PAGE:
What is Prostate?
Many men aren’t sure what their prostate is, what it does, or when to call a doctor if they think they might have a problem. So, information is the best tool you have in dealing with this aspect of men’s health.
It is a small gland that is part of the male reproductive system. It’s supposed to be about the shape and size of a walnut. It rests below your bladder and in front of your rectum. It surrounds part of the urethra, the tube in your penis that carries pee from your bladder.
The prostate helps make some of the fluid in semen, which carries sperm from your testicles when you ejaculate. As you age, your prostate can become larger. It’s a normal part of aging for most men.
By the time you reach age 40, your prostate might have gone from the size of a walnut to the size of an apricot. By the time you reach 60, it might be the size of a lemon. Because it surrounds part of the urethra, the enlarged prostate can squeeze that tube. This causes problems when you try to pee. Typically, you won’t see these problems until you’re 50 or older, but they can start earlier.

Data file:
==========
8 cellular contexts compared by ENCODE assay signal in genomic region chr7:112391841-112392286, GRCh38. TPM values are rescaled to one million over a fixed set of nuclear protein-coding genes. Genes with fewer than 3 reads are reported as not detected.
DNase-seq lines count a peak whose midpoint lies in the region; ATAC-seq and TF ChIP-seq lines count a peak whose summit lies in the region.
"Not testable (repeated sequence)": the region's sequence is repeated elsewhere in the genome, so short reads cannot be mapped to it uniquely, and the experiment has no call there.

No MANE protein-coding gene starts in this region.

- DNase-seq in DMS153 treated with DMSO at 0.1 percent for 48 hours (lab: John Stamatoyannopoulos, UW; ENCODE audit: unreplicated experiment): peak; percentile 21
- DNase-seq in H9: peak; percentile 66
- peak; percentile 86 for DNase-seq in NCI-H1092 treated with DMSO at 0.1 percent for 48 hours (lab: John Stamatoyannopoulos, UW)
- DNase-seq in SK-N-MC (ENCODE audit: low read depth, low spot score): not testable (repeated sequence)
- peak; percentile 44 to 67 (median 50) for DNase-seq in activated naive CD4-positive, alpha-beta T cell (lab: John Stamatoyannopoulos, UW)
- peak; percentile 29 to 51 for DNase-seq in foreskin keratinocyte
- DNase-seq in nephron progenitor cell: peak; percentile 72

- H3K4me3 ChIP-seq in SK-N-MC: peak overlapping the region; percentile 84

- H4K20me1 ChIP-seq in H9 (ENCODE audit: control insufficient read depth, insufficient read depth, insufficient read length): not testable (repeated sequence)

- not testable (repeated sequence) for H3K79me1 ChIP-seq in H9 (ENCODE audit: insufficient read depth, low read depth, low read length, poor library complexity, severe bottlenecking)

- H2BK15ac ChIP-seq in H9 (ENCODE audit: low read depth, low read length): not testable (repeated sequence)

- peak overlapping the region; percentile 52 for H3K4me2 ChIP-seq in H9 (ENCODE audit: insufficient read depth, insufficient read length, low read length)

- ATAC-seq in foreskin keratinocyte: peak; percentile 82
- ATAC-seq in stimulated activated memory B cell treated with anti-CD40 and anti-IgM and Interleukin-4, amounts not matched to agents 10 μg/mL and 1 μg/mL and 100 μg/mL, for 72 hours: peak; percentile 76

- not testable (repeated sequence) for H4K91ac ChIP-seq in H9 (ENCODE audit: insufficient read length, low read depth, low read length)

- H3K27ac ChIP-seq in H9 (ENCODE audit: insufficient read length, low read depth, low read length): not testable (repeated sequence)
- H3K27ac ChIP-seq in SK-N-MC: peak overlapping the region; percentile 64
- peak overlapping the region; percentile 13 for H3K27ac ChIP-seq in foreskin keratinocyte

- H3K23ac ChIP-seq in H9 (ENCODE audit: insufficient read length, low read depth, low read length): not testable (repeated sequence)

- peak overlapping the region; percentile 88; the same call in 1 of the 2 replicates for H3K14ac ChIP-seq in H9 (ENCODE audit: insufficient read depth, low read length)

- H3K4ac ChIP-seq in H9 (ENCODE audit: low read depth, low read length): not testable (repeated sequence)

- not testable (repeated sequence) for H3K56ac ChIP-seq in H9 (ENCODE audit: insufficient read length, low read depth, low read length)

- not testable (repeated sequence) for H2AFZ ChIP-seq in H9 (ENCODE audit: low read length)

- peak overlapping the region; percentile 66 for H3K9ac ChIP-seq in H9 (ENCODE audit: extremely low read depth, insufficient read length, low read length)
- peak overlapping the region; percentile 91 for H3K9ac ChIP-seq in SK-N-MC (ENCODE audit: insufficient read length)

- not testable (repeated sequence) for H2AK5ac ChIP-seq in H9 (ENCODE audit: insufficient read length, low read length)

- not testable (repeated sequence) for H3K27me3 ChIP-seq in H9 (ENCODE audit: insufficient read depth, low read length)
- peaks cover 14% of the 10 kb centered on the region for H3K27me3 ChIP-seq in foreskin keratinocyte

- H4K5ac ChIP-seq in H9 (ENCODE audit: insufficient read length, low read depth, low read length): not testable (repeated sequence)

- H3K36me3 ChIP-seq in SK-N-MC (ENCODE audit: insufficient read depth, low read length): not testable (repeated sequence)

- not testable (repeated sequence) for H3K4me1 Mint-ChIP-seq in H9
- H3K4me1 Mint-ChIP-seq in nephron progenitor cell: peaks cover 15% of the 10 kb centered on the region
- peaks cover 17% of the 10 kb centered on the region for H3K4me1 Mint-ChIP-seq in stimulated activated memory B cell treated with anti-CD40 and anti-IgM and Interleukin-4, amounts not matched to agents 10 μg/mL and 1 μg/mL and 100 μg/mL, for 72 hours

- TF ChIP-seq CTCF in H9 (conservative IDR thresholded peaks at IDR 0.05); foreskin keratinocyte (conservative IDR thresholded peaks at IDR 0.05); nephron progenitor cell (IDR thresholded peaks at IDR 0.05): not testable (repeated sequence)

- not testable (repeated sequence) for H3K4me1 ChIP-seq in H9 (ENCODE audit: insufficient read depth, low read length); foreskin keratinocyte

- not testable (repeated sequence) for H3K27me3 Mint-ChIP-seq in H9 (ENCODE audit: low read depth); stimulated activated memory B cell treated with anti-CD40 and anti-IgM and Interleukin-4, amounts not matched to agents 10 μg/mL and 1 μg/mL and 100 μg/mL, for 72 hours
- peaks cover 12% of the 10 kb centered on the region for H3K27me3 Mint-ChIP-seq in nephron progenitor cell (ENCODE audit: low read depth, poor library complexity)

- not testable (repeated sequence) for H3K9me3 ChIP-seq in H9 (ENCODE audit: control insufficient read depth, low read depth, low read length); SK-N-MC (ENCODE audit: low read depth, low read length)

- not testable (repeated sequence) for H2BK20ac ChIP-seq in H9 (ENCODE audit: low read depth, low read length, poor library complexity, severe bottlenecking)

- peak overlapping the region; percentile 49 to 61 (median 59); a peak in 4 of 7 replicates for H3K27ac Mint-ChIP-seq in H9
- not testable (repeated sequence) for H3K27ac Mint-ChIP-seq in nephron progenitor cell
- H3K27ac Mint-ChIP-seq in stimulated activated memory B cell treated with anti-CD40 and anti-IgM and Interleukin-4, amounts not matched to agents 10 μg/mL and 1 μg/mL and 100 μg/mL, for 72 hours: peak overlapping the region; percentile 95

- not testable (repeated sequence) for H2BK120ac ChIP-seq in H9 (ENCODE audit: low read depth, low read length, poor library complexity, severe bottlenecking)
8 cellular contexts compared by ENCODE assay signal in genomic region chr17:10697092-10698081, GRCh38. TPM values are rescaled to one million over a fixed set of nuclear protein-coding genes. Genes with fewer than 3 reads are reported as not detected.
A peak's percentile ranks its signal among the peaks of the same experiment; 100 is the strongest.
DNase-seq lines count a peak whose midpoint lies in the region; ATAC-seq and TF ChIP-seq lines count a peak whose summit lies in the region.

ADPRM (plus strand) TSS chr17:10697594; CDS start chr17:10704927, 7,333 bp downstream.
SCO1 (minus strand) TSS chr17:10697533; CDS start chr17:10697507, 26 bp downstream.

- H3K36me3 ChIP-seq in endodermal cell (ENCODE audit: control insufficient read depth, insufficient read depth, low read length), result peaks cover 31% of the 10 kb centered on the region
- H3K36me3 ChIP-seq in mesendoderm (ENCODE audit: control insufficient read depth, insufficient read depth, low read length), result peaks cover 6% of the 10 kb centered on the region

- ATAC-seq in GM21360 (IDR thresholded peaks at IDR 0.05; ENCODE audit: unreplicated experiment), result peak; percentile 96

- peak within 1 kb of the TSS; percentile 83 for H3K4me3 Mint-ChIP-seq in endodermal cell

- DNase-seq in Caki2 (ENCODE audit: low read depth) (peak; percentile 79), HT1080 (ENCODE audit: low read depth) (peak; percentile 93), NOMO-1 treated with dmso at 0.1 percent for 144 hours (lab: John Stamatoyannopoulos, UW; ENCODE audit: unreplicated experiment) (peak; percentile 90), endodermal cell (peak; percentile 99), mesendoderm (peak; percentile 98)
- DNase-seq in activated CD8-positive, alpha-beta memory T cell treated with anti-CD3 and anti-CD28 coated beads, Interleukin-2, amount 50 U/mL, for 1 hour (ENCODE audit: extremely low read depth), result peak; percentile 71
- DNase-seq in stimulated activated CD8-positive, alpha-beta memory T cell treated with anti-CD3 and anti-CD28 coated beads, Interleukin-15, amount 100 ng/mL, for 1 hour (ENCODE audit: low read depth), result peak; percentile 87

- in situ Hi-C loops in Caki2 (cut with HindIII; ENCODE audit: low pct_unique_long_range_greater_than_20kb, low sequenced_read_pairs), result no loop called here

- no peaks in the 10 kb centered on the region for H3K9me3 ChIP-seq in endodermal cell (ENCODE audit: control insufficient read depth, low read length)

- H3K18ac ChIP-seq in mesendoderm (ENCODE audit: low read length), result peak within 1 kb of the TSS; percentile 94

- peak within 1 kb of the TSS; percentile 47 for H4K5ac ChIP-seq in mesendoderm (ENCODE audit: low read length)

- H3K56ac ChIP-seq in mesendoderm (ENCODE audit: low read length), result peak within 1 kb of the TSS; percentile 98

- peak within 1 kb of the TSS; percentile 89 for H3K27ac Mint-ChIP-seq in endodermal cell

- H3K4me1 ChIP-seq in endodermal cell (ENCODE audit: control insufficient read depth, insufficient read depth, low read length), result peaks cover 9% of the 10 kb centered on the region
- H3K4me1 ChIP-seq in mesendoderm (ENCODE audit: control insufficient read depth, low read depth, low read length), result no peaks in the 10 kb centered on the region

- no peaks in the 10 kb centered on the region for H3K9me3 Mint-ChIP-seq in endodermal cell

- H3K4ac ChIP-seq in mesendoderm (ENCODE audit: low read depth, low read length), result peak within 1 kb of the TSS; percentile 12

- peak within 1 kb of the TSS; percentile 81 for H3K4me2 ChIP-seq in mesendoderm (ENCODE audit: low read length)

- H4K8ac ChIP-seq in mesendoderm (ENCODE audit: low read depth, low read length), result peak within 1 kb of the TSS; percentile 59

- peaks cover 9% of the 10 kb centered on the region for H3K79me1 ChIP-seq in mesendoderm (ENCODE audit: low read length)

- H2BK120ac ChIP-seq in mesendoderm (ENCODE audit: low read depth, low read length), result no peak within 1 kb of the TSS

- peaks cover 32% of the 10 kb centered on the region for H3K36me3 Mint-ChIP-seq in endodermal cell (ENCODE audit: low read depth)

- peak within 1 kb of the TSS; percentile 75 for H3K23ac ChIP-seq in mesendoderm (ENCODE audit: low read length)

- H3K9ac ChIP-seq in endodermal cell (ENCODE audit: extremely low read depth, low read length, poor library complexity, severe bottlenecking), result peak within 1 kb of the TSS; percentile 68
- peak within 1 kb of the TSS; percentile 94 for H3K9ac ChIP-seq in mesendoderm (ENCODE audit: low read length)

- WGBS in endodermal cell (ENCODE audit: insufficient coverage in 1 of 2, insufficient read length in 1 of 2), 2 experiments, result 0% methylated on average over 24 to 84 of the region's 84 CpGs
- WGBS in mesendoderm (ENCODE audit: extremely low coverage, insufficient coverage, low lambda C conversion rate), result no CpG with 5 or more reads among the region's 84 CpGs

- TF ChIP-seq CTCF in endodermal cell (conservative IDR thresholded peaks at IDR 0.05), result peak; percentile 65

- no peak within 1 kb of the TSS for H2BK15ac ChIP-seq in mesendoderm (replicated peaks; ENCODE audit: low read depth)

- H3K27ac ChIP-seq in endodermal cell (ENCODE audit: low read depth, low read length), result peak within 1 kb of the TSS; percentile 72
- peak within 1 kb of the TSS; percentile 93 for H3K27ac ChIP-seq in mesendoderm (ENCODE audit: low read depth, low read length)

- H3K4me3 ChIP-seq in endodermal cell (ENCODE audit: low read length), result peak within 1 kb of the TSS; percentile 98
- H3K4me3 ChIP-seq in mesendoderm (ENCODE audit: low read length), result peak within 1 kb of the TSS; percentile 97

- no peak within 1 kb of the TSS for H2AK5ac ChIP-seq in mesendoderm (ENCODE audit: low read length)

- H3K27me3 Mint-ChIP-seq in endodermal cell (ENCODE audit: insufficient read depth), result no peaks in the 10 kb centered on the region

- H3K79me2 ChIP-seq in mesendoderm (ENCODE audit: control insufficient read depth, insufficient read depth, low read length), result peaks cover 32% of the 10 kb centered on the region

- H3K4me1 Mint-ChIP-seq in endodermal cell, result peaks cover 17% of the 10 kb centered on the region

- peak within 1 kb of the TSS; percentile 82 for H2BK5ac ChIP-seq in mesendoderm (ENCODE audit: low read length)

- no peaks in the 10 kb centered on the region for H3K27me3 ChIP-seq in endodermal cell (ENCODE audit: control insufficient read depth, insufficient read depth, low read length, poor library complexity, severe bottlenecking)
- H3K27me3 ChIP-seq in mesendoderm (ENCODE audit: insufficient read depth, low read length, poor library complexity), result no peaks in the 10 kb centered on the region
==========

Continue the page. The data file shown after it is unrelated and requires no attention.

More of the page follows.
You might hear a doctor or nurse call this condition benign prostatic hyperplasia, or BPH for short. It is not cancerous.
Who Might Get an Enlarged Prostate?
BPH is common and cannot be prevented. Age and a family history of BPH are two things that increase the chances you might get it. A few stats on that:
- Some 8 out of every 10 men eventually develop an enlarged prostate.
- About 90% of men over the age of 85 will have BPH.
- About 30% of men will find their symptoms bothersome.
In benign prostate disease, the cells are normal prostate gland cells and are not cancerous. It is possible for men with BPH to go on to develop prostate cancer as well. But there is no clear evidence to suggest that having BPH leads to, or increases, the risk of prostate cancer.
What is Prostate Cancer?
In the vast majority of cases, the prostate cancer starts in the gland cells. Researchers do not know exactly what causes prostate cancer. But they have found some risk factors and are trying to learn just how these factors cause prostate cells to become cancer.